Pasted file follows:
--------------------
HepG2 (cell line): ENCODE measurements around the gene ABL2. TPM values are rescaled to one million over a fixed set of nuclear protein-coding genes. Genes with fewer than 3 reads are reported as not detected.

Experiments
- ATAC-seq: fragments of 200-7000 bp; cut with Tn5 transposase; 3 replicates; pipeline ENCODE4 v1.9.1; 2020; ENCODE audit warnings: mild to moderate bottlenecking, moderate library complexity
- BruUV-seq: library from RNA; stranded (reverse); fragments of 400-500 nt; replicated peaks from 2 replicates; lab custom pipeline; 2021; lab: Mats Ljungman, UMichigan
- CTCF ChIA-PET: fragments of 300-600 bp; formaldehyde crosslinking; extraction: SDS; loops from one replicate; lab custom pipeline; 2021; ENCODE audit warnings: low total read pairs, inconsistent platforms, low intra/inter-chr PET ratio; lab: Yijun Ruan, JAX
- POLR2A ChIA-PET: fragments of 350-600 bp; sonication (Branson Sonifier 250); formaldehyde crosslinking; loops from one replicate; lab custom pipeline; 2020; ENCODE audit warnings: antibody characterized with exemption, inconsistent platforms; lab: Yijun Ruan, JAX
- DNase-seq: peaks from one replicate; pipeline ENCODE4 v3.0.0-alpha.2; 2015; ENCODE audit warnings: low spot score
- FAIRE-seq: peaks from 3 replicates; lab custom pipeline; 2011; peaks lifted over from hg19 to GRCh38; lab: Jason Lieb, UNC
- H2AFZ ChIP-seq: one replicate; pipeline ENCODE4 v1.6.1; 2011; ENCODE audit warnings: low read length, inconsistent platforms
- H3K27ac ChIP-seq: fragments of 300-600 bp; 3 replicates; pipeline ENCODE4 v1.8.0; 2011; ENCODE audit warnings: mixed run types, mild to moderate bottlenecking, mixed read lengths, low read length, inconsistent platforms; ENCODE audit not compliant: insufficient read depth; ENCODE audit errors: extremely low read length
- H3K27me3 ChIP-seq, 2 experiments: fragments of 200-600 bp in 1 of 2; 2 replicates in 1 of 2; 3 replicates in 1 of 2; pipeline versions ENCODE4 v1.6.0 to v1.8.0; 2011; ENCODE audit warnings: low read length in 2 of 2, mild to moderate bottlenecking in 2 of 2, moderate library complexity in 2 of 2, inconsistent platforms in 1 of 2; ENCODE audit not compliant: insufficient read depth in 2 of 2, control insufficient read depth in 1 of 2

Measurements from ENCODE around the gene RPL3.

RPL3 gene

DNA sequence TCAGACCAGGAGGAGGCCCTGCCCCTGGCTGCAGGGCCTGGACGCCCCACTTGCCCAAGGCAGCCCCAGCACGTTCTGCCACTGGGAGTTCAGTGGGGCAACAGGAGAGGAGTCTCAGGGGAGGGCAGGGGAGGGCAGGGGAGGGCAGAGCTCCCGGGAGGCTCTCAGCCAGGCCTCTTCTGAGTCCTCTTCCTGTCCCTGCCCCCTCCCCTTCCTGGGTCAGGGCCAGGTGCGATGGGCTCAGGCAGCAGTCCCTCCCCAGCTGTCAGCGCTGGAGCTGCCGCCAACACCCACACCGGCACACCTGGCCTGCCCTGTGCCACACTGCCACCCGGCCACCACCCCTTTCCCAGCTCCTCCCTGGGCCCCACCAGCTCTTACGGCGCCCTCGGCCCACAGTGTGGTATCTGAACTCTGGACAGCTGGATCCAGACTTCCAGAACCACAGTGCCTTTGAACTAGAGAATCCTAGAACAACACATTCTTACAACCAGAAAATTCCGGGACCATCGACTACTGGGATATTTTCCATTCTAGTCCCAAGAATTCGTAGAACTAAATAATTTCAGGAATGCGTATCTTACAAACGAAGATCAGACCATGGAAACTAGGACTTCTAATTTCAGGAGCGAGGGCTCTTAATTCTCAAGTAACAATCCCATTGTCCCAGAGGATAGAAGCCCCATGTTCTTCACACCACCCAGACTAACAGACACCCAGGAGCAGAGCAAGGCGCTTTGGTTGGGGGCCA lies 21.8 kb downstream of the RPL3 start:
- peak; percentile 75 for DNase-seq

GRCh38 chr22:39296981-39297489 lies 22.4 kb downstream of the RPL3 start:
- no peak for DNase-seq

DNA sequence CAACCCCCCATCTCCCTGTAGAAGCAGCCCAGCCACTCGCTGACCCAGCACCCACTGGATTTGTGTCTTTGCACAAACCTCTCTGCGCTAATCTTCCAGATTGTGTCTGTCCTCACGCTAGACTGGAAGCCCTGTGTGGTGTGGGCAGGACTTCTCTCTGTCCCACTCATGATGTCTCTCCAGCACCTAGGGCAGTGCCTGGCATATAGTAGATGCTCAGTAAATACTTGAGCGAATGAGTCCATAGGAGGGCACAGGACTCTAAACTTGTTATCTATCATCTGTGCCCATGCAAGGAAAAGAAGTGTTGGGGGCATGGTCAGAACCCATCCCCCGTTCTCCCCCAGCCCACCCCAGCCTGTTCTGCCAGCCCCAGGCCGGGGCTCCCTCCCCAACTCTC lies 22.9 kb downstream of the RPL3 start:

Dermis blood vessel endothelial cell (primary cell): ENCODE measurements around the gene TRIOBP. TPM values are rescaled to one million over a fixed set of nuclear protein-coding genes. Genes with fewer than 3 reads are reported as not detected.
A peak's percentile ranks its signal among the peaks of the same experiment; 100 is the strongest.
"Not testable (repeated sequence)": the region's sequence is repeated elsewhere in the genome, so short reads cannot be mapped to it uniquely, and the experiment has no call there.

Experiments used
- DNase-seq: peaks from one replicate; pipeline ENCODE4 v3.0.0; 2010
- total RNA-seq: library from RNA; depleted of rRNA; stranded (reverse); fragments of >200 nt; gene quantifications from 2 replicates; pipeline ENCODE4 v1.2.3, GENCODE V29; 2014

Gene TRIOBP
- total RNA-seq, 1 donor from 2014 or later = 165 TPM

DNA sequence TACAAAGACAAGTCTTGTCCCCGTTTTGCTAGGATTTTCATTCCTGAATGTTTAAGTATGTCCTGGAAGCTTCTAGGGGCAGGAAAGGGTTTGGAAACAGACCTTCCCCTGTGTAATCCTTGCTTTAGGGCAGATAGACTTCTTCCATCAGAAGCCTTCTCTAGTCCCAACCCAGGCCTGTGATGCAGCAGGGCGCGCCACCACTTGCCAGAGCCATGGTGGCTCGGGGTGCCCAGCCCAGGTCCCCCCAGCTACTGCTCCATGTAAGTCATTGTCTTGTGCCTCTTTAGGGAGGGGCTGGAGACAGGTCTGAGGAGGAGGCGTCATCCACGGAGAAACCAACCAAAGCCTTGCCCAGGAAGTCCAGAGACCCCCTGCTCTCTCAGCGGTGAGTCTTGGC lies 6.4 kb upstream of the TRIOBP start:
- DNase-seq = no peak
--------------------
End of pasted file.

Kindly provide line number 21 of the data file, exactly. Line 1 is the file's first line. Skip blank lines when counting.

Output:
"Not testable (repeated sequence)": the region's sequence is repeated elsewhere in the genome, so short reads cannot be mapped to it uniquely, and the experiment has no call there.